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Document Type

Open Access Dissertation

Degree Name

Doctor of Philosophy (PhD)

Degree Program

Chemical Engineering

Year Degree Awarded

Summer 2014

First Advisor

Paul J. Dauenhauer

Subject Categories

Catalysis and Reaction Engineering | Chemical Engineering


Increasing demand for renewable and domestic energy and materials has led to an accelerated research effort in developing biomass-derived fuels and chemicals. The North American shale gas revolution can provide a domestic source for the manufacture of four of the five major products of the world chemical industry: methanol, ethylene, ammonia, and propylene. However this emerging domestic resource lacks a conversion pathway to the fifth major chemical building block; the larger C6 aromatics benzene, toluene, and xylene (BTX). One sustainable feedstock for renewable C6 aromatic chemicals is sugars produced by the saccharification of biopolymers (e.g., cellulose, hemicellulose). The catalytic conversion of these sugars to high value commodity chemicals, like p-xylene (used in the production of PET plastics), is currently a research area of great interest. The last step in the production of p-xylene from biomass derived glucose involves the conversion of 2,5-dimethylfuran (DMF) and ethylene to p-xylene, which proceeds via a Diels-Alder cycloaddition followed by dehydration.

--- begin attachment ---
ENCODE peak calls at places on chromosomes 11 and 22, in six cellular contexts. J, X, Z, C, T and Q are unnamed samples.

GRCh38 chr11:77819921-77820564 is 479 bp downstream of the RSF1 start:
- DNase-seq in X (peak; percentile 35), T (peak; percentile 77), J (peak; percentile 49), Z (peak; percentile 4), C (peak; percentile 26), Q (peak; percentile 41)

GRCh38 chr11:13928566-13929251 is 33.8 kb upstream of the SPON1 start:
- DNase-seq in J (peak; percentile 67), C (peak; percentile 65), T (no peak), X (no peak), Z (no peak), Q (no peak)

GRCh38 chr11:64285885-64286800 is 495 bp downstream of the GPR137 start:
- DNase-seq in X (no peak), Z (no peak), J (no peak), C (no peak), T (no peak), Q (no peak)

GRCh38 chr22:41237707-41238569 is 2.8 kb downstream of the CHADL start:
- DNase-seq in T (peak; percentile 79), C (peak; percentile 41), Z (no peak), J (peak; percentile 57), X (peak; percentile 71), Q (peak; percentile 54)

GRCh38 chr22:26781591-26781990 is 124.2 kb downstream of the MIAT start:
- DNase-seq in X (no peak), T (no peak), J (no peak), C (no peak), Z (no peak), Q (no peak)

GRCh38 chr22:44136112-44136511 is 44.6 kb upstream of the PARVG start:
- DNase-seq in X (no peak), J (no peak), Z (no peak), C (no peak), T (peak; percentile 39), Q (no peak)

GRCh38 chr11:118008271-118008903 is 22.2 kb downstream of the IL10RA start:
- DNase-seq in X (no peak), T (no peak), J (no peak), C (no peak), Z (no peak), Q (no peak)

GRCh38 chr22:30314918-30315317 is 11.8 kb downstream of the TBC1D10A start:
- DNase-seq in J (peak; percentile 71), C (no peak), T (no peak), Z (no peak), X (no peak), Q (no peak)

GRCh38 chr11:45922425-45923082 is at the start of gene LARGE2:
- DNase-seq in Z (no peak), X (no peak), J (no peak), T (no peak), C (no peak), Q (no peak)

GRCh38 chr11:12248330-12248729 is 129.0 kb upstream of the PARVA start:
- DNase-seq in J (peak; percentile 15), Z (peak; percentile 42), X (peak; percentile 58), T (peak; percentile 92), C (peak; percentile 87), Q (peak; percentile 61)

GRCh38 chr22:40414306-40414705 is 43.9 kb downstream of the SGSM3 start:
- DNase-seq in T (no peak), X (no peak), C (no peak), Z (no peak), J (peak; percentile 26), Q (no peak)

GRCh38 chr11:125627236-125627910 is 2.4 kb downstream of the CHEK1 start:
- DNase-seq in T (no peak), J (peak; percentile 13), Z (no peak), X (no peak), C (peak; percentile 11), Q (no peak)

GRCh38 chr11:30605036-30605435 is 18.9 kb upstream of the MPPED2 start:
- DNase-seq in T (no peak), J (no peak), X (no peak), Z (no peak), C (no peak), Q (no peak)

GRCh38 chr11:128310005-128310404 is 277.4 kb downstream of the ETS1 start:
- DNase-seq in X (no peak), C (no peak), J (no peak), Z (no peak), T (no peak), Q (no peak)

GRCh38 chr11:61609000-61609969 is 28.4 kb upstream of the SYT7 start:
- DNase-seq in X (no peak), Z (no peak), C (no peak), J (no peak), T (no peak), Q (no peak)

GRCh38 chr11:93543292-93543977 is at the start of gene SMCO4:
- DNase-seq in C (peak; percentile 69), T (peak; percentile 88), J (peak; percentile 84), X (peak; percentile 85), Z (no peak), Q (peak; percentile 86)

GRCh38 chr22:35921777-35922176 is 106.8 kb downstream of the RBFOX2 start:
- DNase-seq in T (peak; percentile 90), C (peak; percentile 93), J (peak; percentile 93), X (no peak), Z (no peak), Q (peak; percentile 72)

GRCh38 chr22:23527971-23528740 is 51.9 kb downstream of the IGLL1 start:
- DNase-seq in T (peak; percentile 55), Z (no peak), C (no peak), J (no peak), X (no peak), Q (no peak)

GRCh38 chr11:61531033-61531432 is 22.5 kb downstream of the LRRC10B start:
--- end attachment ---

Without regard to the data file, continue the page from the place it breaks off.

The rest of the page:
This thesis presents a novel catalytic system for the production of p-xylene from DMF and ethylene. Potential transport limitations between the liquid reaction solution and ethylene gas as well as through the pores of the zeolite catalyst have been investigated and altered such that the system is kinetically limited. Competing side reactions have been characterized, and minimized, to achieve high yields of p-xylene. Additionally, a possible mechanism has been developed that takes into account both of the reaction steps: Diels-Alder cycloaddition and dehydration.

Results have demonstrated a 90% yield of p-xylene through optimization of the catalyst and reaction conditions. The production of renewable p-xylene has also been shown to occur at high selectivity and without isomerization to less valuable o,m-xylenes. Careful testing of the principal reaction components revealed the source of isomerization inhibition is very likely the reactant DMF. The precise mechanism of inhibition was further studied through the use of diffuse reflectance infrared spectroscopy (DRIFTS). This study shows preferential binding of DMF over p-xylene to the Brønsted acid sites necessary for promoting isomerization chemistry. Additionally, evidence suggesting a cationic polymerization of DMF on the Brønsted acid sites of H-Y zeolite has been revealed through the use of thermogravimetric analysis (TGA). Reaction kinetics for the Diels-Alder cycloaddition and dehydration steps have also been quantified, revealing first order kinetics in DMF and ethylene. The feasibility of catalyst regeneration has been investigated through the use of x-ray diffraction (XRD) and 27Al-NMR. This analysis indicates that the zeolite catalyst remains structurally sound after reaction and that there is minimal degradation of the catalytically active Brønsted acid sites. Finally, possible reaction mechanisms have been developed through careful manipulation of the reaction system and an in depth understanding of the catalysis. This increased understanding of the transformation of DMF and ethylene to p-xylene will aid in the development of a variety of renewable aromatics from biomass derived furans.